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Connecting the dots between the environment, conservation and adivasi politics


Shashank Kela, author of an acclaimed study of adivasi history and politics, writes: This essay aims to make connections between things that are usually studied separately– environmental history, political economy, conservation practice and adivasi politics. The belief that this potential convergence could do with wider discussion is my sole justification for putting it up here.

Staking the Terrain – Political Economy, Environmental History and Nature Conservation

Shashank Kela, Kafila.org 

The aim of this essay is to make connections between things that are usually studied separately – environmental history, political economy, conservation practice and adivasi politics – and I apologize in advance for the demands it makes upon the reader’s attention. The belief that this potential convergence could do with wider discussion is my sole justification for putting it up here.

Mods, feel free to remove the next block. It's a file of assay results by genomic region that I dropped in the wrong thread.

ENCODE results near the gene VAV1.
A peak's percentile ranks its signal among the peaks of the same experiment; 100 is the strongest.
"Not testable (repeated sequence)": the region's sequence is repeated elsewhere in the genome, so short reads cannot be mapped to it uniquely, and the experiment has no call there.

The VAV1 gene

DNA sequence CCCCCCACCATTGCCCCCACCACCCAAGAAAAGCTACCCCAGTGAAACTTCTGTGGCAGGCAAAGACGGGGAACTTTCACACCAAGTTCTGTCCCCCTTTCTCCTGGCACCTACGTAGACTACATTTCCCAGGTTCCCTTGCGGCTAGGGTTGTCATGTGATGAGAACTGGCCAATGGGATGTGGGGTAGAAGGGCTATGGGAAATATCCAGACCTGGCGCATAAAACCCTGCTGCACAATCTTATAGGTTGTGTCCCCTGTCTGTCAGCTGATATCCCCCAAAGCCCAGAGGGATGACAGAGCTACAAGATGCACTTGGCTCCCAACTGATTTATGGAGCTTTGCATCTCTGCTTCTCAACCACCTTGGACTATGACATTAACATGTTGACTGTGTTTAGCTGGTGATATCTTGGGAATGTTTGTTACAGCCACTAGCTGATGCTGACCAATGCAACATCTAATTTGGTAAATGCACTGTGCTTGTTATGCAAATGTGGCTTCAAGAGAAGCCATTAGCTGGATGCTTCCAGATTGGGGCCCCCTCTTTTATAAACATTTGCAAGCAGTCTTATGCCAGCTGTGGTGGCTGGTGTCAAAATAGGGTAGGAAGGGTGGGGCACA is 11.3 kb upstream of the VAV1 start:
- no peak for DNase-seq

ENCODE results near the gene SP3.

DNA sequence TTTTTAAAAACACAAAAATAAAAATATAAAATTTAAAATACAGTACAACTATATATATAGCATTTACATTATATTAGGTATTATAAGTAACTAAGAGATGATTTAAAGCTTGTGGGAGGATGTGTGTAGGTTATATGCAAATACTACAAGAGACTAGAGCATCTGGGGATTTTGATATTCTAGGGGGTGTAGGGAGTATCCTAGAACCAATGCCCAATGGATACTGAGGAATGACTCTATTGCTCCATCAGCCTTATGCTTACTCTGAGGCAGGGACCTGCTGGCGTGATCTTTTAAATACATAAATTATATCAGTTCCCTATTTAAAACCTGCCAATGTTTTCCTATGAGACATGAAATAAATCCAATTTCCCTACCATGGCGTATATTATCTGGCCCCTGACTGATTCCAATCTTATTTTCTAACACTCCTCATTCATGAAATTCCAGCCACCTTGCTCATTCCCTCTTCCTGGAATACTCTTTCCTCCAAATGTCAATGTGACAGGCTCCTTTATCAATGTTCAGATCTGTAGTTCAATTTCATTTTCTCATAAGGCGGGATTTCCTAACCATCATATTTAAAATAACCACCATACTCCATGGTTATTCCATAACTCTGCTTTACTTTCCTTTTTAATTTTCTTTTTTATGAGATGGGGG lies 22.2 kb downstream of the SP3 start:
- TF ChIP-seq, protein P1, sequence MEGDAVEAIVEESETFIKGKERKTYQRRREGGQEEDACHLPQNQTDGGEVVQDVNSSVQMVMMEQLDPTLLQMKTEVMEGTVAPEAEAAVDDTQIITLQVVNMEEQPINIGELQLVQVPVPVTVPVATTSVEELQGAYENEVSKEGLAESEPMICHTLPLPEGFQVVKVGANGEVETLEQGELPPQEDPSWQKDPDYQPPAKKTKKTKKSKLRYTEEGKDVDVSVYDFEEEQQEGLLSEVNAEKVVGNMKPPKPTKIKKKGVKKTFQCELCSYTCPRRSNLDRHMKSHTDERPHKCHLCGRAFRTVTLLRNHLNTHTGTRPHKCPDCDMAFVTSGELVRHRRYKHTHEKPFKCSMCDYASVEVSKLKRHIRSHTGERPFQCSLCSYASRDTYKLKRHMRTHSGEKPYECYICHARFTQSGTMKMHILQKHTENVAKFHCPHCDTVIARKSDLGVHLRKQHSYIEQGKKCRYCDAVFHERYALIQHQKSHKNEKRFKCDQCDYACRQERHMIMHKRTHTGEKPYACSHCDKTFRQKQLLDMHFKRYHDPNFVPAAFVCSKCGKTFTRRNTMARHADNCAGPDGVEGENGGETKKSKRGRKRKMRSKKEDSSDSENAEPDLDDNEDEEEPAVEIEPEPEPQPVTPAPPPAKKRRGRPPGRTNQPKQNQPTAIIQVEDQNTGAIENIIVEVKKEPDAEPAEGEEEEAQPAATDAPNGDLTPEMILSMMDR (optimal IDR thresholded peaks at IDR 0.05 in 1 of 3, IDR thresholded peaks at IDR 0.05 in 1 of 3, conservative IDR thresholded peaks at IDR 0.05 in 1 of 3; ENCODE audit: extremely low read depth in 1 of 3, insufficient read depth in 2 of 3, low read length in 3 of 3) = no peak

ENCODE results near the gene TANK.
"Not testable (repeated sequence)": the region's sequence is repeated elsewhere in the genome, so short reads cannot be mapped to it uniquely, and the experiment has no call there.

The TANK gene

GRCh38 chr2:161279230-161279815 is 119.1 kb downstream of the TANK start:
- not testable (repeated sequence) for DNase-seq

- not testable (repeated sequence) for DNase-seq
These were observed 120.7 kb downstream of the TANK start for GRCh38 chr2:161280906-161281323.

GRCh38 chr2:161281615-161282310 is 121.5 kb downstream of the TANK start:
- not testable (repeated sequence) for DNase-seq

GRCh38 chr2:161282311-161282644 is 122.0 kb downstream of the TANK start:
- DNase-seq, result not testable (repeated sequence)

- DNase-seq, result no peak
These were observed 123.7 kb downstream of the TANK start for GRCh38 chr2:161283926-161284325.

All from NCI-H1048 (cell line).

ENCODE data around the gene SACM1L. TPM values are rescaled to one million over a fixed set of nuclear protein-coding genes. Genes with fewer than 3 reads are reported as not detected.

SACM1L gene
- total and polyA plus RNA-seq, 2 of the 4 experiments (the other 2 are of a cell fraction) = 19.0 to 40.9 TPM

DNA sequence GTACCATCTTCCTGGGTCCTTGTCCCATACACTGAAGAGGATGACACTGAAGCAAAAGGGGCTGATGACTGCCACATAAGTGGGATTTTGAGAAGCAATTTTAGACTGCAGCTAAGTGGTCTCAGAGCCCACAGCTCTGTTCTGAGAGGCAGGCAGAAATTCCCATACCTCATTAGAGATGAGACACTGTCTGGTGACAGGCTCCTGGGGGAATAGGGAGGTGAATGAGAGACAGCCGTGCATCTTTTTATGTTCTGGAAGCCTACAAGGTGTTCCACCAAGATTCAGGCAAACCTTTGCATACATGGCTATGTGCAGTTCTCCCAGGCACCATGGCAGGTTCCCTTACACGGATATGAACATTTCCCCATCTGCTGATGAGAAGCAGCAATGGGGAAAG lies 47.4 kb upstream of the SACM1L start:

Environmental history in India is not a very old discipline – the first mongraphs began appearing in the 1980s, and more and more books and papers have been added to the historiography since 2000. Let us examine certain themes as outlined in a cross-section of recent scholarship.

One key debate centers upon whether the colonial period can be regarded as an ecological watershed. An influential book by Ramchandra Guha and Madhav Gadgil argued that, before the advent of colonialism, there existed a harmonizing tendency between human beings and the environment, a balance between resource use and preservation mediated largely through the caste system: colonialism shattered this equilibrium and the values associated with it.[1] This idealizing view, eliding different time periods and state structures, was bound to come under attack and much subsequent scholarship has been devoted to unpicking its conclusions.

Sumit Guha shows how at least one natural resource, namely wild grass for fodder, had become scarce in the Deccan by the Maratha period thanks to the demands of armies, nobles and zamindars, who engrossed it by enclosing tracts of common land. This fierce arbitrariness fostered a system of free grazing and discouraged sustainable management through collective protection of the commons.[2]Meanwhile the argument that sacred groves are strands of untouched forest – repositories of biodiversity – is refuted by Claude Garcia and J-P Pascal in their study of Kodagu.[3] Far from being untouched, groves there are heavily used and managed, and show clear signs of degradation associated with use.